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Aligning Action and Values

The Forum
by Jim Collins
June 2000
Executives spend too much time drafting, wordsmithing, and redrafting vision statements, mission statements, values statements, purpose statements, aspiration statements, and so on. They spend nowhere near enough time trying to align their organizations with the values and visions already in place.

Studying and working closely with some of the world’s most visionary organizations has made it clear that they concentrate primarily on the process of alignment, not on crafting the perfect “statement.” Not that it is a waste of time to think through fundamental questions like, “What are our core values? What is our fundamental reason for existence? What do we aspire to achieve and become?” Indeed, these are very important questions—questions that get at the “vision” of the organization.

Yet vision is one of the least understood-and most overused-terms in the language. Vision is simply a combination of three basic elements: (1) an organization’s fundamental reason for existence beyond just making money (often called its mission or purpose), (2) its timeless unchanging core values, and (3) huge and audacious—but ultimately achievable—aspirations for its own future (I like to call these BHAGs, or Big Hairy Audacious Goals). Of these, the most important to great, enduring organizations are its core values.

Okay, all fine and good to understand the basic concept of vision. But there is a big difference between being an organization with a vision statement and becoming a truly visionary organization. The difference lies in creating alignment-alignment to preserve an organization’s core values, to reinforce its purpose, and to stimulate continued progress towards its aspirations. When you have superb alignment, a visitor could drop into your organization from another planet and infer the vision without having to read it on paper.

In fact, the founders of great, enduring organizations like Hewlett-Packard, 3M, and Johnson & Johnson often did not have a vision statement when they started out. They usually began with a set of strong personal core values and a relentless drive for progress and had—most important—a remarkable ability to translate these into concrete mechanisms. 3M, for instance, has always had a sense of its core values—sponsoring innovation, protecting the creative individual, solving problems in a way that makes people’s lives better. These defined the organization and gave it a soul. But what really set 3M apart was the ability of its leadership over the years to create mechanisms that bring these principles to life and translate them into action. For example, 3M allows scientists to spend 15 percent of their time working on whatever interests them, requires divisions to generate 30 percent of their revenues from new products introduced in the past four years, has an active internal venture capital fund to support promising new ventures, preserves a dual career track to encourage innovators to remain innovators rather than become managers, grants prestigious awards for innovations and entrepreneurial success, and so on. I don’t even know if 3M has a formal “values statement” (if it does, we never came across it in all of our research into 3M), but because of its alignments, I know—with absolute clarity—3M’s core values, as does anyone familiar with the organization and how it operates.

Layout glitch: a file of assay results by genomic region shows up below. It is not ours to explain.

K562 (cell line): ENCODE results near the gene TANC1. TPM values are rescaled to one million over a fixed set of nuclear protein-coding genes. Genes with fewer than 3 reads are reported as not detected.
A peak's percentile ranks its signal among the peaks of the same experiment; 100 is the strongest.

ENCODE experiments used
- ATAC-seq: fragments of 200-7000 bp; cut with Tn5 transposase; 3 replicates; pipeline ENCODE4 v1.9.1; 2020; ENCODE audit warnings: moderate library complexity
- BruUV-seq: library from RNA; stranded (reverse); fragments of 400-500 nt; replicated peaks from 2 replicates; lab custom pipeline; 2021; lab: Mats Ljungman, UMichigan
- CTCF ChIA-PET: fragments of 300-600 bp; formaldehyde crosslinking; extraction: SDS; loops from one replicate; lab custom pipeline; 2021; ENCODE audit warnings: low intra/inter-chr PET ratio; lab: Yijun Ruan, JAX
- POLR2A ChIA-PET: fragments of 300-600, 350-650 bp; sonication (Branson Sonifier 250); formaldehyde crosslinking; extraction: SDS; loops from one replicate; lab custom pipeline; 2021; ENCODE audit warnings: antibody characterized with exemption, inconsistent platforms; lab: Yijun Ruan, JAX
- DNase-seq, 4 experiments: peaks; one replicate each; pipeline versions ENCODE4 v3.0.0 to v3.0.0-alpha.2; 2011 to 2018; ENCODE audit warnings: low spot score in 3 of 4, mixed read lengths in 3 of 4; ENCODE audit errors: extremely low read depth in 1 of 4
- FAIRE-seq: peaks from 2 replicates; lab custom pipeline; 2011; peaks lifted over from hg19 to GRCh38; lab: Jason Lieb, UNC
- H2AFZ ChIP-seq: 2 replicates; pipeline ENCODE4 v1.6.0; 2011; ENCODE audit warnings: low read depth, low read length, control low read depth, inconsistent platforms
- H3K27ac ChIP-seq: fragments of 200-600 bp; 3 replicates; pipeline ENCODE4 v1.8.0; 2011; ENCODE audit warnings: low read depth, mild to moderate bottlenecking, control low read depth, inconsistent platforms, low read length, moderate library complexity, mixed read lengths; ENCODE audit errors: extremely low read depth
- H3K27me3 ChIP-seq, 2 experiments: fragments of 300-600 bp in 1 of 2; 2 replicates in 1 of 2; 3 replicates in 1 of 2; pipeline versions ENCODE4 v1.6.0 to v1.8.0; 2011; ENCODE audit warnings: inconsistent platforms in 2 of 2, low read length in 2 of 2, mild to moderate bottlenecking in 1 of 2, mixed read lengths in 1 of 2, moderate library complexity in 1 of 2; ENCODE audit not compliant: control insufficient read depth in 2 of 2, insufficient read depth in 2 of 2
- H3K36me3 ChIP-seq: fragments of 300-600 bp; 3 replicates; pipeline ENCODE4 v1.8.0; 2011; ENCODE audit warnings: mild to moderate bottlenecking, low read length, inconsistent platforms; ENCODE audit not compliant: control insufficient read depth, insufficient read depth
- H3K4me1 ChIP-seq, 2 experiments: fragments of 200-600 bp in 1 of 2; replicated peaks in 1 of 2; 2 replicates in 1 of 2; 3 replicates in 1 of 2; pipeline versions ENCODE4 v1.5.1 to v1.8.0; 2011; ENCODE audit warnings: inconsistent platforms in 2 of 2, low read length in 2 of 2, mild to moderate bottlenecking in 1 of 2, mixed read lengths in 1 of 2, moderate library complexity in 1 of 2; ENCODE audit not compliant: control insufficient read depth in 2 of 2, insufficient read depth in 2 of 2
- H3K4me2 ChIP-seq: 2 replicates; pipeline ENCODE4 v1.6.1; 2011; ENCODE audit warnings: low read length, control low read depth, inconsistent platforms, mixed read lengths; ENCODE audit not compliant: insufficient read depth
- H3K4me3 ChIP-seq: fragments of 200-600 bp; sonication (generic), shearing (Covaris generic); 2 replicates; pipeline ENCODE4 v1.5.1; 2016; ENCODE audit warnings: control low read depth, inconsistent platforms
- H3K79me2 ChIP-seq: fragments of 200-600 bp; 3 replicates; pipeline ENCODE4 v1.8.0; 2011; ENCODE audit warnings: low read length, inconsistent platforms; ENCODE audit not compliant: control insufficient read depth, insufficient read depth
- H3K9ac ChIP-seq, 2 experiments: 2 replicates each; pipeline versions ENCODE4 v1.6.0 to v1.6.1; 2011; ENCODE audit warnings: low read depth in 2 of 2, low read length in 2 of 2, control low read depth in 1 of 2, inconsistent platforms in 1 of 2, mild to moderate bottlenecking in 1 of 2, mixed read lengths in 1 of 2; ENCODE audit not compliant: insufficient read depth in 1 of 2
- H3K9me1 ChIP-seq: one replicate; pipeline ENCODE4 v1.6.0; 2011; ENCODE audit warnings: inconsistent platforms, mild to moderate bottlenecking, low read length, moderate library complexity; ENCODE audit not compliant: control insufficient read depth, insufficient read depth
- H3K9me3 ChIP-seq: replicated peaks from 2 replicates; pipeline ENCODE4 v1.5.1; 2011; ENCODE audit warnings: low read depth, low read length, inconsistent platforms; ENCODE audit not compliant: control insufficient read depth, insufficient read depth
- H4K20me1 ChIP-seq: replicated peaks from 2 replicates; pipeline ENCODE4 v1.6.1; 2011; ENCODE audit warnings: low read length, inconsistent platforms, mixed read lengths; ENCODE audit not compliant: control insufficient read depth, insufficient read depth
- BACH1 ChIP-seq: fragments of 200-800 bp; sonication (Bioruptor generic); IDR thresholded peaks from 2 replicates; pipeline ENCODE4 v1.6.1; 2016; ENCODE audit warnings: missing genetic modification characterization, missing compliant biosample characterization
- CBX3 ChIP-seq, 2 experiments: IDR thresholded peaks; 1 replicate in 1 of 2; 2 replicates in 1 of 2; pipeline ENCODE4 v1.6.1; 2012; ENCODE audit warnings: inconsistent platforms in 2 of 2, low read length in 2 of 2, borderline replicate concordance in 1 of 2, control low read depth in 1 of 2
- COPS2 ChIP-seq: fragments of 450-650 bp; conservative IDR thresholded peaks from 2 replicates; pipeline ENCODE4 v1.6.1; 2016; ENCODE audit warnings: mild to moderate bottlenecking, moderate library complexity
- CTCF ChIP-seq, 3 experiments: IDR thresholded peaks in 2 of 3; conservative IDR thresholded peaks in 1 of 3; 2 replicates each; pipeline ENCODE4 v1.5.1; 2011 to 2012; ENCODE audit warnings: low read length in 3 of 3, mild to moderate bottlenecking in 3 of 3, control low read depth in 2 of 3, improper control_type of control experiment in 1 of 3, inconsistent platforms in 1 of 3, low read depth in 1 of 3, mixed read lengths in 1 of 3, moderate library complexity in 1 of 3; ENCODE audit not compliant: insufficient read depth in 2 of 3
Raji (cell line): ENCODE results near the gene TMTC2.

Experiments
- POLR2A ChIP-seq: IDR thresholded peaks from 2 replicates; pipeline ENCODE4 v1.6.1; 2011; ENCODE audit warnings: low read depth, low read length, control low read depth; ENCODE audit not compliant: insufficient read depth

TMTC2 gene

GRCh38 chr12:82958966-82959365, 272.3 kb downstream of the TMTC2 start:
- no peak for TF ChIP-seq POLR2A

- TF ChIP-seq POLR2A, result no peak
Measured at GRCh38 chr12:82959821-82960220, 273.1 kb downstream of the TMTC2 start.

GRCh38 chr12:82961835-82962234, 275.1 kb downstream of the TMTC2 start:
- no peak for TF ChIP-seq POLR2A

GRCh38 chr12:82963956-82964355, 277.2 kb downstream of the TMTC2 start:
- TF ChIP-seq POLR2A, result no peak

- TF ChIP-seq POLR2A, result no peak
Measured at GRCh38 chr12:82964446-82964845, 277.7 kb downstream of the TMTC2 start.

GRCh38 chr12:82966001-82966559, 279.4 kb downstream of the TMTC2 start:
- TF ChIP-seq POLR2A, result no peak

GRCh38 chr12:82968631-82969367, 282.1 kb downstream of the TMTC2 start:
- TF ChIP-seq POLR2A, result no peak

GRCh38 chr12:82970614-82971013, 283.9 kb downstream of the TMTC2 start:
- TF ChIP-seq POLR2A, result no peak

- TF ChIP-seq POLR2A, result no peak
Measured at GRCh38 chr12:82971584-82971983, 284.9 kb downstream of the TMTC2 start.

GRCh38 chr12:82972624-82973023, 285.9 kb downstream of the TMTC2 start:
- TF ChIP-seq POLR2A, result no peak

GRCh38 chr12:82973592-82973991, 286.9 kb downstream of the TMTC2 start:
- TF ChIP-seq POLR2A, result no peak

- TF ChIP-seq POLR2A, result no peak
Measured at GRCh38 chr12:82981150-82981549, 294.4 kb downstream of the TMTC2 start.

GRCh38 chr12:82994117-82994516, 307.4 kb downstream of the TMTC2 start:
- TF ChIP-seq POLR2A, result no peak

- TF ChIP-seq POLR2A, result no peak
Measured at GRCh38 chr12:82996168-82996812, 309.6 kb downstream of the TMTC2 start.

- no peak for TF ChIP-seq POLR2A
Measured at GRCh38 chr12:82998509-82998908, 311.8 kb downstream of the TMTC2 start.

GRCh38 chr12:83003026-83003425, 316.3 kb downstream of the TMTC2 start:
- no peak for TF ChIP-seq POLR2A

Creating alignment is a two-part process. The first is identifying and correcting misalignments. The second is creating new alignments, or what I call “mechanisms with teeth.” I’m going to discuss the process as it applies primarily to core values, but the same basic process applies to creating alignment with purpose and BHAGs.

Identifying and correcting misalignments


Identifying misalignments means looking around the organization, talking to people, getting input, and asking, “If these are our core values and this is fundamentally why we exist, what are the obstacles that get in our way?” For instance, many organizations say they respect and trust their people to do the right thing, but they undermine that statement by doing X, Y, and Z. The misalignments exist not because the statements are false: these companies believe what they say. The misalignments occur because years of ad hoc policies and practices have become institutionalized and have obscured the firm’s underlying values. For example, say an organization launches a new service without coordinating its internal processes, creating problems for customers. To make sure it doesn’t happen again, managers institute a sign-off process for each new service that’s introduced. The policy remains embedded in operations long after people have forgotten why it was created. At some point, people in the organization begin to grumble about the organization’s elaborate sign-off process, recognizing its inconsistency with the notion of respect and trust for the individual. The first task for leaders, then, is to create an environment and a process that enable people to safely identify and eliminate these misalignments.